The National Drug Law Enforcement Agency (NDLEA), yesterday disclosed it has given embattled senator-elect, Buruji Kashamu, who is wanted in the United States of America on charges bordering on drug trafficking, notice of extradition. The Agency further revealed that the House of Representatives has commended it for the bold step taken in the extradition case involving Kashamu. But Kashamu, yesterday said that the agency was just a busy-body, who has no role to play in the whole extradition process.
According to the NDLEA spokesman, Mitchel Ofoyeju, a notice of application for extradition of Kashamu to the United States had also been served on the senator-elect. Ofoyeju said: “In an application made to the Chief Judge, Federal High Court, Abuja in suit number FHC/ABJ/ CS/479/2015, the office of the Attorney General of the Federation is seeking the extradition of Buruji Kashamu to answer alleged drug trafficking charges. This is in line with the Extradition Act CAP, E25 Laws of the Federation of Nigeria 2004 (as modified by Extradition Act Modification Order, 2014).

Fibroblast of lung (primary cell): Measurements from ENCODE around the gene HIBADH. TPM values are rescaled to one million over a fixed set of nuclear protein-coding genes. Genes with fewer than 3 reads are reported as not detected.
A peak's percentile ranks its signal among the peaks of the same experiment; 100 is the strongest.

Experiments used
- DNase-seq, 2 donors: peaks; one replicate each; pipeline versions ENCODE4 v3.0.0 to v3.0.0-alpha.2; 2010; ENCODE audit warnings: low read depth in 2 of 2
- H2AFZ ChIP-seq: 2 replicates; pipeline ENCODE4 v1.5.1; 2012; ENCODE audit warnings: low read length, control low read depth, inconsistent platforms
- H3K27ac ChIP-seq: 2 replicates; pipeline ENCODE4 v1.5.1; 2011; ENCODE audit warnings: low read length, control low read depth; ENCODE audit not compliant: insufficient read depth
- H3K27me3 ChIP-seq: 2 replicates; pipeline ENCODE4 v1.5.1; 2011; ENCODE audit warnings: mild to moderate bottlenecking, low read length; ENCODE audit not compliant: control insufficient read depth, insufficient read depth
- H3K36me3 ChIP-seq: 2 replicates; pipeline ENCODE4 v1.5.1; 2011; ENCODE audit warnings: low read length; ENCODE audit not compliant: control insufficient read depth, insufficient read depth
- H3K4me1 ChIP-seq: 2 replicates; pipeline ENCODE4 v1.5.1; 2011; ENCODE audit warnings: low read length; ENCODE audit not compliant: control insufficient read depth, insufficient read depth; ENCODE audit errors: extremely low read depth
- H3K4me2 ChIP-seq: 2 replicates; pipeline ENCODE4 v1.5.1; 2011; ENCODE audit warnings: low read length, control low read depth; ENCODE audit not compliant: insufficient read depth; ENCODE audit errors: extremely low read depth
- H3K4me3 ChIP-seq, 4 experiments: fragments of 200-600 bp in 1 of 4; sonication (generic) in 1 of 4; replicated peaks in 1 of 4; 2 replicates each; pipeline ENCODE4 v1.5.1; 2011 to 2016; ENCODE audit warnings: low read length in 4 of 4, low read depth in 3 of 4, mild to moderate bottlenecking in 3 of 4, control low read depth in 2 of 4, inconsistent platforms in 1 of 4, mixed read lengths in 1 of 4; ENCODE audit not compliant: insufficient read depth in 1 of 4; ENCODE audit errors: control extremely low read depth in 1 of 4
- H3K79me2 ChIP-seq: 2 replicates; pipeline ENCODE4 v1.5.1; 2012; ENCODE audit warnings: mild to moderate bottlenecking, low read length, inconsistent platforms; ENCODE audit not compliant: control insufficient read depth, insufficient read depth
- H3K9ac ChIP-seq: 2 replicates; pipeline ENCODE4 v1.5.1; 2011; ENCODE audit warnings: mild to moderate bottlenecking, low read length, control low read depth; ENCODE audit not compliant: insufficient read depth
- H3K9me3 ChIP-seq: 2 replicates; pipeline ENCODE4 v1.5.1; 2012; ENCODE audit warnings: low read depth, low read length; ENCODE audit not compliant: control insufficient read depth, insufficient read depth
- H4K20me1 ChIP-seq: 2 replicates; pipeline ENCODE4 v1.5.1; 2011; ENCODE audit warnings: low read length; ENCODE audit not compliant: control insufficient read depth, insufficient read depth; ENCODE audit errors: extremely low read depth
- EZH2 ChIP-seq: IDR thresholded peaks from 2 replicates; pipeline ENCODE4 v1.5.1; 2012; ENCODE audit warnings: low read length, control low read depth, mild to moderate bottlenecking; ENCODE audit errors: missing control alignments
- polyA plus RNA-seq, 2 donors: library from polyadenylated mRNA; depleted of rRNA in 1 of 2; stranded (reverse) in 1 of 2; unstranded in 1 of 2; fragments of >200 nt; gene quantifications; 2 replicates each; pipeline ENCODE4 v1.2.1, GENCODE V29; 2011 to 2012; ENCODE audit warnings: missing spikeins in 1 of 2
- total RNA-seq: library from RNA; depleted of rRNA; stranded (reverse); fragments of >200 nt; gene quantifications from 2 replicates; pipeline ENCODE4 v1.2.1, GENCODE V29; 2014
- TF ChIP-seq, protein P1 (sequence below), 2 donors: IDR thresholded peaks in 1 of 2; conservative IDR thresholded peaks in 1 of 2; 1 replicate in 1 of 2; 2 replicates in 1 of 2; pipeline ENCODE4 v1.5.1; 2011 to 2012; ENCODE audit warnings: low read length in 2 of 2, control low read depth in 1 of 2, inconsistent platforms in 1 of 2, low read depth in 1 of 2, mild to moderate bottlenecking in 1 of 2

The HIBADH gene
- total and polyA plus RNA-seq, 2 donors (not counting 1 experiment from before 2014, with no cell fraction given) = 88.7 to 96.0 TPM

The notice of the suit was officially served on Kashamu by the NDLEA on 1st of June 2015.” Ofoyeju noted that the letter of commendation, signed by the Chairman, House Committee on Drugs, Narcotics and Financial Crimes, Honourable Jagaba Adams Jagaba stated that the Agency’s action would go a long way in building the confidence of the international community in Nigeria. But in a statement signed by his counsel, Ajibola Oluyede, Kashamu dismissed the NDLEA’s claim.
The statement said, “It is the court that will decide whether a warrant of arrest is necessary. It is the court that will consider all the evidence provided by the United States to see whether it satisfies the onus of proof and that it establishes that the person sough is the person that actually participated in the offence alleged.
In this case, the NDLEA is very jumpy, nervous and unsettled because it has exposed its unprofessionalism when before any extradition proceedings had been commenced at all, it invaded the home of Prince Kashamu, broke down his gates, doors and windows to gain access, harassed his infant children and pregnant wife and humiliated him in the presence of his family. Clearly, the plan was not extradition but abduction and that plan failed only because it quickly came to the attention of the public.”